World Distributors
The 1968 Annual

Authors Kevin McGarry, J.L. Morrissey, J.H. Pavey, M. Broadley, J.W. Elliott and Colin Newstead Cover image
Illustrators Walter Howarth, David Brian, Susan Aspey and Peter Limbert
Published 1967

Starring the second Doctor, Ben and Polly.


A Review by Finn Clark 26/1/04

That's more like it! After the drug-crazed delirium of the second Hartnell Annual, Troughton's era gets a solid start from World Distributors. Some of the short stories are perfectly good, while the book as a whole settles on a format which would last through to the eighties. The Hartnell annuals were short story collections and little more, but this is an eclectic collection of fiction, comic strips, features, games and puzzles. Something for everyone, you might say.

It's surprisingly faithful to the TV show. Unlike its predecessors, this year's annual also stars Dr Who's companions, in this case Ben and Polly. (Nope, no Jamie.) There's even a two-page feature giving us a character run-down of the new Dr. Who and his friends, including a few publicity photos. Though bizarrely he's still never referred to as the Doctor, only Dr. Who or the doctor.

Six writers are credited on the contents page (as "Stories and features by") and it's a dead cert that the fiction-writing duties were shared. The stories here are a mismatched bunch. Some of them are rather impressive hard SF, giving us sense-of-wonder awe along the lines of Arthur C. Clarke in When Starlight Grows Cold and a hard-edged, sinister Phil K. Dick-inspired piece in The Dream Masters, a story so good they ripped it off twice the following year. World Without Night, the only seven-page comic strip in any Doctor Who annual, outright plagiarises an Isaac Asimov short story.

But on the downside we get rubbish like The Sour Note (a sneeze of a story) and Only a Matter of Time. The latter actually has some worthwhile stuff going on, but dear God - the regulars! Both stories have long dialogue-filled TARDIS scenes with characterisation to make you ill. Troughton is Hartnell to his fingertips, sounding rather aggressive and calling Ben "my boy", except that he loves to leer. I feel dirty all over now. Meanwhile Ben expresses himself with, "I'm young! I need to shake a leg and go, man, go!" Later, when he finds himself on H.M.S. Victory, he becomes a drooling fanboy:

"Lord Nelson," repeated Ben, almost fainting. "Oh, sir, take us to him at once. Please, sir, please, let us see the Admiral."
I can only presume he's hoping to interpose himself for "Kiss me, Hardy."

The annual ends with two historicals, H.M.S. TARDIS and The King of Golden Death, which should be praiseworthy except that they're crap. The stories are little more than history lessons on the battle of Trafalgar and Ancient Egypt, with the flimsiest imaginable excuses for a plot. H.M.S. TARDIS gives us the startling spectacle of Dr. Who trying to change history and save Nelson (!), while The King of Golden Death has Ben pretending to be Tutankhamen and frightening off some grave-robbers.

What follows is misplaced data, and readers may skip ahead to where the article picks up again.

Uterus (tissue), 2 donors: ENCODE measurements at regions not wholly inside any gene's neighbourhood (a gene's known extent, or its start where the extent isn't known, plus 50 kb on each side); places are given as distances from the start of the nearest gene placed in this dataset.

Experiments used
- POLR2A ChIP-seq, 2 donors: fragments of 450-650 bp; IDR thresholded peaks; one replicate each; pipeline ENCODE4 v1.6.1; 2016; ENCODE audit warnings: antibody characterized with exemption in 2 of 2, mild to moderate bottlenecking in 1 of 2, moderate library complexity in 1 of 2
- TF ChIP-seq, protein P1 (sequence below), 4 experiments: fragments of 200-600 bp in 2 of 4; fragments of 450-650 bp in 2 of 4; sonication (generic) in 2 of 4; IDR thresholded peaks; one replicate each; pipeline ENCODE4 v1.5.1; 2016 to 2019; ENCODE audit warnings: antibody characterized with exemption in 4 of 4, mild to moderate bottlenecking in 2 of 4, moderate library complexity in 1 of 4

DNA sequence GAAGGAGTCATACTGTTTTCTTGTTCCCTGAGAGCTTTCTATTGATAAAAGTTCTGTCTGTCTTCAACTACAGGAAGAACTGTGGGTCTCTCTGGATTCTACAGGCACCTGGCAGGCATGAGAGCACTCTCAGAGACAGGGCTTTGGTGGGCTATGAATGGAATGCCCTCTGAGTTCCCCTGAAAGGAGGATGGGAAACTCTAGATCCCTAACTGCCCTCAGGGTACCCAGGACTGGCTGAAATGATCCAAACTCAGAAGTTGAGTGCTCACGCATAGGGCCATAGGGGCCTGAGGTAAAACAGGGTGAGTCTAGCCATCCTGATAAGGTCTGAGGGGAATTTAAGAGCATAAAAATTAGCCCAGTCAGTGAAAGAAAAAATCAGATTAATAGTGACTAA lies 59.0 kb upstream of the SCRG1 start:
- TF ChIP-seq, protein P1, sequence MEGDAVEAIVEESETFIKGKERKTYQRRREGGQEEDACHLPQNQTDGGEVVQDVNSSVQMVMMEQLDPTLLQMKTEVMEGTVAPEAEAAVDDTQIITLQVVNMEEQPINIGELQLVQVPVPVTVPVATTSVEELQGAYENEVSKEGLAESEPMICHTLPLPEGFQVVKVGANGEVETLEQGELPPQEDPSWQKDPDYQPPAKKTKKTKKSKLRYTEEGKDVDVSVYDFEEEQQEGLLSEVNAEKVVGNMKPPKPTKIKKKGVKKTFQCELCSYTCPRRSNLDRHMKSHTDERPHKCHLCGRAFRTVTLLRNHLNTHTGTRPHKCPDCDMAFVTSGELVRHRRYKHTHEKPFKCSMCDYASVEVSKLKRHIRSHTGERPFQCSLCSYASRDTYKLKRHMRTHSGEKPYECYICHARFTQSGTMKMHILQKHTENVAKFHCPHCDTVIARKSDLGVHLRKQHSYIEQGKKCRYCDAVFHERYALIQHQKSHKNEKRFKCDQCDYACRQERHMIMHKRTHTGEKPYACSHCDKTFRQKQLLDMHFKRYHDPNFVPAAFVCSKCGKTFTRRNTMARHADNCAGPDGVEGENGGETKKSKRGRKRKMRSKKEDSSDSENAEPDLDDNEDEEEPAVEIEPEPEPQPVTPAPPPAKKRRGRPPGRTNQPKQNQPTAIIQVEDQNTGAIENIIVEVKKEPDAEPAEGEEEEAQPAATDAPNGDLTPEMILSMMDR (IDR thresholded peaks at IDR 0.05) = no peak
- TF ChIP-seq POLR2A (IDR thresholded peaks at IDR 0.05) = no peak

However I liked much of this collection. Planet of Bones is so very very nice that it's sinister even before the evil shit goes down. When Starlight Grows Cold is the kind of thing Jim Mortimore would have appreciated. And then The Word of Asiries (the only companionless story in the collection) and The Dream Masters are solid SF with attention-grabbing openings and some brutal bits, the latter being particularly impressive.

(Mind you the second comic strip, The Tests of Trefus, is garbage. The art is horrible, the duotone colouring is ugly and the writing is appalling, though I grudgingly give it points for the audacity of creating a society whose racism is based on hair colour.)

However there's more to the 1968 annual than its fiction. The space-based features are staggering, giving us the nitty-gritty on NASA in amazing detail. This was the late sixties, the time of the space race. America was busting a gut to land a man on the moon (they did it in 1969) and here we even get loving biographies of Galileo and Yuri Gagarin. This stuff is astonishing. They even have a map of the moon! Could you have identified the Torrid Gulf, the Sea of Fecundity and the Mountains of Sleep? No, me neither. This book knows that its readers are desperate for detailed space data and doesn't fob them off with the usual kiddie articles. Though it's amusing to note that "there should be an Earth colony on the Moon before the year 2000".

Overall, this is a well-produced book. It's packed with interesting articles, pays closer attention to the TV show than its predecessors and even has some decent fiction alongside the crap. The stories are blatantly by different writers with wildly different styles, but that's not necessarily a bad thing. Quite impressive.